Oscars 2018: The Florida Project (2017) Review

Image result for the florida project poster

Some of the best movies don’t tell a story which captures the biggest or most significant moments in a person’s life. Some movies focus on the more inconsequential parts of a person’s life; focusing on an hour, day or week that shapes a life without actually being of grand significance at that moment. The Florida Project does the same thing but with one summer and three key characters rather than just one.

Following the tenants of a motel in an impoverished part of Florida, The Florida Project is seen through the young but uncomfortably mature eyes of Moonee and her friends, as they vandalise, terrorise and alleviate a summer of boredom with the adults struggling to get by around them.

 

Image result for the florida project stills
There is a gritty realism to the movie

 

The realism on show here is the most compelling aspect of all. The events feel very true, from the struggles to pay rent week to week, the fallouts and loss of dependant friendships to how to work a system so that a single-woman has a place to sleep with her daughter. It can feel very uncomfortable to watch at times but only because this is clearly based on true experiences and there are people living these lives at this very moment.

It helps that the actors playing it are so convincing. This is probably due to their inexperience and lack of exposure in movies. The two central characters are a mother/daughter who live a gritty, difficult life and first time actresses Bria Vinaite and Brooklynn Prince, as her daughter, play these roles perfectly. At times, The Florida Project feels much more like a documentary than it does a fiction and a lot of that is down to these authentic performances which feel so real it can be uncomfortable.

 

Image result for the florida project stills
The two central performances are key to the film’s success

 

One of the aspects that takes you out of that realisation is that the manager of the motel is played by Hollywood superstar Willem Dafoe. It seems like a strange, quieter and more focused role for Dafoe to play. He tones back the craziness which has made him a much more famous character and the fine line he treads between sympathetic and authoritative is a good one. He is convincing and you are on his side, pushing for him to do the right thing.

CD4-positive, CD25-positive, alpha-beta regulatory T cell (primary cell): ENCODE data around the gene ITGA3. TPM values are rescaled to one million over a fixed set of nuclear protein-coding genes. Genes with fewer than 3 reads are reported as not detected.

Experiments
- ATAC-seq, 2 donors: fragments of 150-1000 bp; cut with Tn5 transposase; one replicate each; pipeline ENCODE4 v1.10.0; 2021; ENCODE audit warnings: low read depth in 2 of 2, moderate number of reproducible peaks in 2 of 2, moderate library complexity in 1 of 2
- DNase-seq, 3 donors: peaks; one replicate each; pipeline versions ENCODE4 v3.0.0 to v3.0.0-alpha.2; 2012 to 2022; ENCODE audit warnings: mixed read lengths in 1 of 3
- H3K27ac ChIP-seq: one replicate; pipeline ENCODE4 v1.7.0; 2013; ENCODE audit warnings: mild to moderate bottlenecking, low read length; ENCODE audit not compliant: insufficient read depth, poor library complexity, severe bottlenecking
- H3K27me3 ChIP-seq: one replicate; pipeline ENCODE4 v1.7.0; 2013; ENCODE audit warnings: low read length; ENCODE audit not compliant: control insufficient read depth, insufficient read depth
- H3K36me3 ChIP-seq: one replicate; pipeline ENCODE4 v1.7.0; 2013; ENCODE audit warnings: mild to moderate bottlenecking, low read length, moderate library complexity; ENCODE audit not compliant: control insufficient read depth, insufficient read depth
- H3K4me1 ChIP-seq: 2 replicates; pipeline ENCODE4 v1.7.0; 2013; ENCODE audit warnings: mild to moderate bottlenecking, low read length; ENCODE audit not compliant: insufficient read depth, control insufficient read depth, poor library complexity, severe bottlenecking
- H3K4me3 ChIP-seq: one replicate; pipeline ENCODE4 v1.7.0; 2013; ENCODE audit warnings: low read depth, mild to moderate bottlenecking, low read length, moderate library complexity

Many of those opportunities arise. The Florida Project is a film of smaller moments rather than one large coherent thread. This is a typical summer for these characters and we are just eavesdropping on their lives. This can be equal parts fascinating and off-putting, as the movie lacks any real sense of direction and for some people, the lack of an obvious narrative can inhibit their enjoyment.

 

Image result for the florida project stills
Defoe gives a different kind of performance

 

This film doesn’t need that clear narrative as it is one of performances, particularly the young children. Brooklynn Prince is the star of this movie and she manages to be both shockingly mature and sweet: from using vulgar language in one scene to playing innocently with dolls the next. It is a star-making performance.

Overall, The Florida Project is a snapshot of a life most would struggle to comprehend but it demonstrates the struggles well and is never less than captivating. The performances make the movie, particularly the young girl who holds the film on her shoulders and delivers a movie-stealing turn.

Rating – 4

(1 – Awful, 2 – Average, 3 – Good, 4 – Great, 5! – Must See)

 

Image result for the florida project stills
A captivating movie of very little

 

Advertisements

2 comments

You've heard my opinion, let me know what you think...

Fill in your details below or click an icon to log in:

WordPress.com Logo

You are commenting using your WordPress.com account. Log Out /  Change )

Google+ photo

You are commenting using your Google+ account. Log Out /  Change )

Twitter picture

You are commenting using your Twitter account. Log Out /  Change )

Facebook photo

You are commenting using your Facebook account. Log Out /  Change )

w

Connecting to %s